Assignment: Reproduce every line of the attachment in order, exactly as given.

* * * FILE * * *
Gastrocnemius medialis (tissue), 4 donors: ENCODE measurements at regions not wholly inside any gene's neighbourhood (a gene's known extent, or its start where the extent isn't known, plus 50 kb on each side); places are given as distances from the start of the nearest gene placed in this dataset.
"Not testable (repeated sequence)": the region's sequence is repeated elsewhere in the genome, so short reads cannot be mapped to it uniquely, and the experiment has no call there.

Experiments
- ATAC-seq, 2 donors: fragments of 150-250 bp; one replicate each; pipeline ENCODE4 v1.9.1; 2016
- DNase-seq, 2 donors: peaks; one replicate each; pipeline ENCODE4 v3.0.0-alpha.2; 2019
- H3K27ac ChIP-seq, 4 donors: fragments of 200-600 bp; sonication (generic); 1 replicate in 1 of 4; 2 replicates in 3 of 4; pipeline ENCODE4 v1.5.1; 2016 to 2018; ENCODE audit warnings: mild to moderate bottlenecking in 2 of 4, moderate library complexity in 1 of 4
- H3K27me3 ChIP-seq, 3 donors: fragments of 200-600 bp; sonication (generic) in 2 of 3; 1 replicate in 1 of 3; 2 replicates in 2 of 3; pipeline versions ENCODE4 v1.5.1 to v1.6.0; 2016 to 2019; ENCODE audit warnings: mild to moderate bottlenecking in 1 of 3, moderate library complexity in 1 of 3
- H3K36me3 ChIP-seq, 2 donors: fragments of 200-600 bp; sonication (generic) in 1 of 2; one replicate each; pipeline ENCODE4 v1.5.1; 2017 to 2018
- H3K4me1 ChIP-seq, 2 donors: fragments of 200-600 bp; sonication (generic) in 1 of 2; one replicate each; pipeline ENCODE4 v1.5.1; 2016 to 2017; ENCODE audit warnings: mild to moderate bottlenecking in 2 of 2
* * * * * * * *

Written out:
Gastrocnemius medialis (tissue), 4 donors: ENCODE measurements at regions not wholly inside any gene's neighbourhood (a gene's known extent, or its start where the extent isn't known, plus 50 kb on each side); places are given as distances from the start of the nearest gene placed in this dataset.
"Not testable (repeated sequence)": the region's sequence is repeated elsewhere in the genome, so short reads cannot be mapped to it uniquely, and the experiment has no call there.

Experiments
- ATAC-seq, 2 donors: fragments of 150-250 bp; one replicate each; pipeline ENCODE4 v1.9.1; 2016
- DNase-seq, 2 donors: peaks; one replicate each; pipeline ENCODE4 v3.0.0-alpha.2; 2019
- H3K27ac ChIP-seq, 4 donors: fragments of 200-600 bp; sonication (generic); 1 replicate in 1 of 4; 2 replicates in 3 of 4; pipeline ENCODE4 v1.5.1; 2016 to 2018; ENCODE audit warnings: mild to moderate bottlenecking in 2 of 4, moderate library complexity in 1 of 4
- H3K27me3 ChIP-seq, 3 donors: fragments of 200-600 bp; sonication (generic) in 2 of 3; 1 replicate in 1 of 3; 2 replicates in 2 of 3; pipeline versions ENCODE4 v1.5.1 to v1.6.0; 2016 to 2019; ENCODE audit warnings: mild to moderate bottlenecking in 1 of 3, moderate library complexity in 1 of 3
- H3K36me3 ChIP-seq, 2 donors: fragments of 200-600 bp; sonication (generic) in 1 of 2; one replicate each; pipeline ENCODE4 v1.5.1; 2017 to 2018
- H3K4me1 ChIP-seq, 2 donors: fragments of 200-600 bp; sonication (generic) in 1 of 2; one replicate each; pipeline ENCODE4 v1.5.1; 2016 to 2017; ENCODE audit warnings: mild to moderate bottlenecking in 2 of 2